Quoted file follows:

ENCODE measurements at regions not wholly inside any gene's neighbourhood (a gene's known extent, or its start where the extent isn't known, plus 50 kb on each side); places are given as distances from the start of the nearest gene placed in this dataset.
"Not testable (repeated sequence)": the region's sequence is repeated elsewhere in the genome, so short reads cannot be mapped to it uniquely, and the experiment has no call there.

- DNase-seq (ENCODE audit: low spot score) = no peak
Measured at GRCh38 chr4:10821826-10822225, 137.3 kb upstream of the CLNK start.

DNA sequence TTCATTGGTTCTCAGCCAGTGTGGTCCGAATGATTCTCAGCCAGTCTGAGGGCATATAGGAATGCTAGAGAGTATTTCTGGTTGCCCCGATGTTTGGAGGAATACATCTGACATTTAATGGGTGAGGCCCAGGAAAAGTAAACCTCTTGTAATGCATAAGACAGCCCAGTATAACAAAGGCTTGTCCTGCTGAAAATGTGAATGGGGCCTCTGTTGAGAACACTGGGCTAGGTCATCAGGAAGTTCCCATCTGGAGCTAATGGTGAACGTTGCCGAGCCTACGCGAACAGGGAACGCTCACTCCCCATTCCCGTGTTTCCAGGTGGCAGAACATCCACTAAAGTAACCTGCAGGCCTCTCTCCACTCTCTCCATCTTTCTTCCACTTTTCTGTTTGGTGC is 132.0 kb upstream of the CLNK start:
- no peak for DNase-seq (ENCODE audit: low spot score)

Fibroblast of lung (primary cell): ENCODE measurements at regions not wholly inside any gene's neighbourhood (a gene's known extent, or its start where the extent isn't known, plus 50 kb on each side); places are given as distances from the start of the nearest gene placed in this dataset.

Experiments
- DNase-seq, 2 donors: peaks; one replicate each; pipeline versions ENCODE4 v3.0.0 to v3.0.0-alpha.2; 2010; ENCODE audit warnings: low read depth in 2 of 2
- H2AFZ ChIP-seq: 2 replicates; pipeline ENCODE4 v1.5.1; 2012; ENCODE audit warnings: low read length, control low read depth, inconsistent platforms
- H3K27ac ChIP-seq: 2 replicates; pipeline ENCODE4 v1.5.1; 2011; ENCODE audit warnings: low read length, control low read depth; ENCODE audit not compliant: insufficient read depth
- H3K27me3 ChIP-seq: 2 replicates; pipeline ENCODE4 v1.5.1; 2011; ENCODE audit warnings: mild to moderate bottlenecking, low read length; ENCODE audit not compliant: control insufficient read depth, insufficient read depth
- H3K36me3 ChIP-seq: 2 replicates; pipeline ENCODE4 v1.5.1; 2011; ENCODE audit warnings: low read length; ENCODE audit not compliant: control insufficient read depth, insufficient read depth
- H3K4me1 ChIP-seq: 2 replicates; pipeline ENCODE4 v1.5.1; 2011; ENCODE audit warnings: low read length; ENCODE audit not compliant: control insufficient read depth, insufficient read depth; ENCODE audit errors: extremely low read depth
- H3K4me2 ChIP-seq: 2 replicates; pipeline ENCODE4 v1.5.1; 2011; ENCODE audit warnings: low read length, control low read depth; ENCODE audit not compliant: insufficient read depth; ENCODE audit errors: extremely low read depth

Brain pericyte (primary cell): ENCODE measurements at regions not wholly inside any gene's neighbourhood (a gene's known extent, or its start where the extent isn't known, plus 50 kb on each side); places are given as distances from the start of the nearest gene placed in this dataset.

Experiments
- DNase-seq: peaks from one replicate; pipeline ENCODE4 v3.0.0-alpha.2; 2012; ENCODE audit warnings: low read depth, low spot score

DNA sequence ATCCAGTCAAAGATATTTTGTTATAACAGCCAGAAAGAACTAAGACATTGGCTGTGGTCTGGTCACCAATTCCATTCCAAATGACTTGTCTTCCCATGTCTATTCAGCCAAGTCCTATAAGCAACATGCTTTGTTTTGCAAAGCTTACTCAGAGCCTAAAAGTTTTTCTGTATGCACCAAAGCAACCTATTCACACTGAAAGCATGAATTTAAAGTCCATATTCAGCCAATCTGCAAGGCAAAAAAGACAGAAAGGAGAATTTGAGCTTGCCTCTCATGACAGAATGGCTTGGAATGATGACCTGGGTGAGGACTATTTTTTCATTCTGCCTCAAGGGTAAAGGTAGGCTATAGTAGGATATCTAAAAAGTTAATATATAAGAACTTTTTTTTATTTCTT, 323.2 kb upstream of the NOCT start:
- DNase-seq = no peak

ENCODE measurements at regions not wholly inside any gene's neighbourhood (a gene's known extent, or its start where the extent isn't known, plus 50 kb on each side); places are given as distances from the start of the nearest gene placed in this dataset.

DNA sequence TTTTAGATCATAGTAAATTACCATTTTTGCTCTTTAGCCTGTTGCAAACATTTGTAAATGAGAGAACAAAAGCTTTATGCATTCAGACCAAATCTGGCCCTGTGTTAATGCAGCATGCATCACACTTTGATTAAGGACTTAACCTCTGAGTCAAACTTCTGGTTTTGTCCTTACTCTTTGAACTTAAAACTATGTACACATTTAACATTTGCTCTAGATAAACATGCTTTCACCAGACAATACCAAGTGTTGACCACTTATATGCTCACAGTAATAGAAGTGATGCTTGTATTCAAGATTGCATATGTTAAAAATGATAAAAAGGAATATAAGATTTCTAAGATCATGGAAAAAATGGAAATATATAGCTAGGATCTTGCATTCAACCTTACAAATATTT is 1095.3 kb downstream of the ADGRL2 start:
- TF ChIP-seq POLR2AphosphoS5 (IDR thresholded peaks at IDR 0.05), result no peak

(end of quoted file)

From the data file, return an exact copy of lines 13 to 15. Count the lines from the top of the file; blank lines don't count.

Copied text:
- H3K36me3 ChIP-seq: 2 replicates; pipeline ENCODE4 v1.5.1; 2011; ENCODE audit warnings: low read length; ENCODE audit not compliant: control insufficient read depth, insufficient read depth
- H3K4me1 ChIP-seq: 2 replicates; pipeline ENCODE4 v1.5.1; 2011; ENCODE audit warnings: low read length; ENCODE audit not compliant: control insufficient read depth, insufficient read depth; ENCODE audit errors: extremely low read depth
- H3K4me2 ChIP-seq: 2 replicates; pipeline ENCODE4 v1.5.1; 2011; ENCODE audit warnings: low read length, control low read depth; ENCODE audit not compliant: insufficient read depth; ENCODE audit errors: extremely low read depth